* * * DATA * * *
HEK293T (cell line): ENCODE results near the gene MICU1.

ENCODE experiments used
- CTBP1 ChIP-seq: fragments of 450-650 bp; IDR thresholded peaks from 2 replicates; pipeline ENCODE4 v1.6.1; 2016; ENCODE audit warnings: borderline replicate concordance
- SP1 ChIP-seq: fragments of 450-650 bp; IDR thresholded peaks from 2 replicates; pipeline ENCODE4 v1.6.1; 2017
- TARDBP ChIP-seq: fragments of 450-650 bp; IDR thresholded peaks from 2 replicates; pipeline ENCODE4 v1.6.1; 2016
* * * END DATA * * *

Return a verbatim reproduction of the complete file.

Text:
HEK293T (cell line): ENCODE results near the gene MICU1.

ENCODE experiments used
- CTBP1 ChIP-seq: fragments of 450-650 bp; IDR thresholded peaks from 2 replicates; pipeline ENCODE4 v1.6.1; 2016; ENCODE audit warnings: borderline replicate concordance
- SP1 ChIP-seq: fragments of 450-650 bp; IDR thresholded peaks from 2 replicates; pipeline ENCODE4 v1.6.1; 2017
- TARDBP ChIP-seq: fragments of 450-650 bp; IDR thresholded peaks from 2 replicates; pipeline ENCODE4 v1.6.1; 2016